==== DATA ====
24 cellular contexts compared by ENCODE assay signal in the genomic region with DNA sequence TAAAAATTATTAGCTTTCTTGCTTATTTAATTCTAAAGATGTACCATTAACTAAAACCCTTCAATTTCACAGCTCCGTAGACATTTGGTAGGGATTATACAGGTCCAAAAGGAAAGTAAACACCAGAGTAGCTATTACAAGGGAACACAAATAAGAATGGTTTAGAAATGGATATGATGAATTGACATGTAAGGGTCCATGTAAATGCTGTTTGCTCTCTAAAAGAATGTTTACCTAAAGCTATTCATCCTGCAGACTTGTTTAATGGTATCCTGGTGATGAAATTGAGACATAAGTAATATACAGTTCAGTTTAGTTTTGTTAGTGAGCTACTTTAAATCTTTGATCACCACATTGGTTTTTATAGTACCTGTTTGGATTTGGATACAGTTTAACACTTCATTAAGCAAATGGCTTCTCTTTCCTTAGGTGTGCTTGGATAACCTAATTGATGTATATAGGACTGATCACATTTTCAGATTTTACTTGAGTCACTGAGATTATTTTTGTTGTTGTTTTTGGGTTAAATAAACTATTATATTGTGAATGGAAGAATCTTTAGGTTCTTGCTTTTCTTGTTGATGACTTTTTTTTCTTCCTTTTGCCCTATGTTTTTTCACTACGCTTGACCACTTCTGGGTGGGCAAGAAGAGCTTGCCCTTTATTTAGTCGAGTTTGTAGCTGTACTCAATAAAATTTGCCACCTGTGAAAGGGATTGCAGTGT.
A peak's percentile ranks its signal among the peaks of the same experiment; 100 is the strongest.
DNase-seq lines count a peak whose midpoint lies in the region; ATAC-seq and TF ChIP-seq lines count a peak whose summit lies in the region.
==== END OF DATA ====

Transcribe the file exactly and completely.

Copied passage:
24 cellular contexts compared by ENCODE assay signal in the genomic region with DNA sequence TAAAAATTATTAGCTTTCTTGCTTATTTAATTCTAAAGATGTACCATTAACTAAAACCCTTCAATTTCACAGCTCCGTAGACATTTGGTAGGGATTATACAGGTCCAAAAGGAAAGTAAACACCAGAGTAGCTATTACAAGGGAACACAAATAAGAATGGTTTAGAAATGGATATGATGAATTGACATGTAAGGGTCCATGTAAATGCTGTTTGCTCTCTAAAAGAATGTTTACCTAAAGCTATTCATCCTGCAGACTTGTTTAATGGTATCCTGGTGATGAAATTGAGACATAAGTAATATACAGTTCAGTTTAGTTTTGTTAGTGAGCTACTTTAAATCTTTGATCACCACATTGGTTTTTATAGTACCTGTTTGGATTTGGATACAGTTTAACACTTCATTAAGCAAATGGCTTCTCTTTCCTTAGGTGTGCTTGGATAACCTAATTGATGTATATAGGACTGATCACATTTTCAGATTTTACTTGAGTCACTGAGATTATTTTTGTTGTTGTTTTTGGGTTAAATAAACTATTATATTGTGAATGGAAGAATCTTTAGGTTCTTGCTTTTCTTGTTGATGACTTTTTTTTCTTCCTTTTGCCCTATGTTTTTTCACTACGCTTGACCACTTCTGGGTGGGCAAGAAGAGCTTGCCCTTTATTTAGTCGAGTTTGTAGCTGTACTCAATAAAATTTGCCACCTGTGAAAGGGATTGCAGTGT.
A peak's percentile ranks its signal among the peaks of the same experiment; 100 is the strongest.
DNase-seq lines count a peak whose midpoint lies in the region; ATAC-seq and TF ChIP-seq lines count a peak whose summit lies in the region.